I found this work in its Portuguese edition "O Rosto da Batalha", at an open-air book fair in Alcobaça, and I consider it the most relevant book I've ever
Jason , etc.
Oct 16, 2014 Jason , etc. rated it really liked it  ·  review of another edition
This has been on the 'Want to Read' shelf for a really, REALLY long time. As often happens, it was a chance finding in a used bookstore for $1 that nudged me out of procrastination mode. It's important to note that if you're not even a mildly enthusiastic military history buff, this book may not be your cup of tea. If you are, it will become clear almost immediately why this book and its author are held in such high esteem.

The book looks at three battles during three distinctly different points
David Roberts
Jul 03, 2014 David Roberts rated it really liked it  ·  review of another edition
The book I read to research this post was The Face Of Battle by John Keegan which is a very good book which I bought from kindle. This book takes an indepth look at 3 great British battles, Agincourt, Waterloo & the Somme. The first 2 were successful for Britain and the last was a bit of a stalemate. Keegan writes absolutely brilliant history books mostly from around the 2 World Wars. Agincourt along with the somewhat similar battle Crecy is the kind of battle at first glance makes you proud ...more
Mar 24, 2014 Al rated it really liked it  ·  review of another edition
An illustrated edition of the famous book on battle. I've seen constant positive mentions of this book, which motivated me to seek it out, but was surprised by the actual content. It's a scholarly, yet highly readable, analysis of battle from the point of view of the fighting man. Mr. Keegan is primarily concerned with what is happening at the field level, and examines it by detailed reference to three major and historic battles: Agincourt, Waterloo, and the Somme. He selected these battles for ...more
Mar 02, 2014 Keith rated it really liked it  ·  review of another edition
I thought the book The Face of Battle by John Keegan was very good for a war book. John Keegan described battles with such in depth sensory, and had me interested through each sentence i read. This was the first war book i have ever read and i look forward to reading more books like this one.

The story talked about different types of soilders in the diffrent battles. The story also talks about the arts of warfare and diffrent strageies. He talks also about diffrent weapons and building designs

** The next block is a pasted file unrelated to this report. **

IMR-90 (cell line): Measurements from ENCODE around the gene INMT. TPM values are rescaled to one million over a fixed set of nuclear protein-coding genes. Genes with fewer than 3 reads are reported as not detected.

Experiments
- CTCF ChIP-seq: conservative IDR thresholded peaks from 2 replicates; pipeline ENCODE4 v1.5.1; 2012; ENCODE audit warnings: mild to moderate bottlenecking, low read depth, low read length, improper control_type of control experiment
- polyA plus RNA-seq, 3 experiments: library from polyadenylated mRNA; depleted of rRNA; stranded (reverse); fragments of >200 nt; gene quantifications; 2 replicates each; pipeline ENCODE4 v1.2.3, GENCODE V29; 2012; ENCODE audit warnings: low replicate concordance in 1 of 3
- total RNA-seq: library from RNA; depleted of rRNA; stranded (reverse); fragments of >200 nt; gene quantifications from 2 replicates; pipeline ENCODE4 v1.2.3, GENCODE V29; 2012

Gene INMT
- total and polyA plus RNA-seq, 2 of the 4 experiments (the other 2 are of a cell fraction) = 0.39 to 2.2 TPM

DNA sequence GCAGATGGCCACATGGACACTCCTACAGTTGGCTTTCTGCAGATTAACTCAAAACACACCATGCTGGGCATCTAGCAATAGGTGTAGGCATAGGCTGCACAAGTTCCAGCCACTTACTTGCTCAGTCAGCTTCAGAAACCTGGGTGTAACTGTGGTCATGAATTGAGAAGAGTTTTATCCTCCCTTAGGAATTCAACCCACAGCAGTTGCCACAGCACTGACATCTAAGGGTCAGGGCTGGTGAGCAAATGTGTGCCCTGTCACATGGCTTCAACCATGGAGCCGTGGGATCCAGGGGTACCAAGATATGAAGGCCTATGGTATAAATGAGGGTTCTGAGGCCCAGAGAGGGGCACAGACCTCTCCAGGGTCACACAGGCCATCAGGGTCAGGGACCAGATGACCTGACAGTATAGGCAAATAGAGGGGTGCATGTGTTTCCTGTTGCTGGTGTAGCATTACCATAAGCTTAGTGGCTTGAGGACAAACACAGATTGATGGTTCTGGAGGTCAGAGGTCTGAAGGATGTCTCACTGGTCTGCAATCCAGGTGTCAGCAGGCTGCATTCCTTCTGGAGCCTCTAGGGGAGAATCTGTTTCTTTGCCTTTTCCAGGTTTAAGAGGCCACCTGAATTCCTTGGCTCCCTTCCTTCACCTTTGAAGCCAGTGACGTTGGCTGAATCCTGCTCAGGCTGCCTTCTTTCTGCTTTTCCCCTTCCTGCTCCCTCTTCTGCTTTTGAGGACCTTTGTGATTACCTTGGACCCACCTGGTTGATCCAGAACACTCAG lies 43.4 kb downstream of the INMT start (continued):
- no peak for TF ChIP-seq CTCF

Sep 16, 2015 Fred rated it really liked it  ·  review of another edition
Shelves: world-war-1
This is a tremendous work of military and sociological history written by one of the foremost historians of our time. Keegan looks at three battles from three different eras all of which involved Britain and were fought in northern Europe. The fact that England was involved in all of them allows Keegan to focus on what makes them different. Agincourt was a battle of edged weapons and archery. Waterloo was fought at the height of the black powder musket era of professional soldiers. And The Somme ...more
My third book from John Keegan yet not my last. Investigation of three significant battles spanning from the Hundred Years War to World War I provides us with an outline of how battle amongst nations has changed. It starts with the English archers versus the armored French at Agincourt. Although significantly outnumbered and forced to battle the English destroyed a significant portion of the French armored infantry and cavalry. French forces attacking on a narrow front on sodden turf were quickl ...more
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Face of Battle 1 35 Jul 10, 2009 08:13AM  
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Sir John Desmond Patrick Keegan OBE was a British military historian, lecturer and journalist. He published many works on the nature of combat between the 14th and 21st centuries concerning land, air, maritime and intelligence warfare as well as the psychology of battle.

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“Visually Agincourt is a pre-Raphaelite, perhaps better a Medici Gallery print battle - a composition of strong verticals and horizontals and a conflict of rich dark reds and Lincoln greens against fishscale greys and arctic blues.” 3 likes
“One of Picton's officers fell asleep the instant the halt was sounded and did not think of food until later in the night, when he woke to eat some chops cooked in the breastplate of a dead cuirassier (meat fried in a breastplate was very much à la mode in the Waterloo campaign, rather as rats spitted on a bayonet were to be in 1871 or champagne exhumed from chateau gardens in 1914).” 3 likes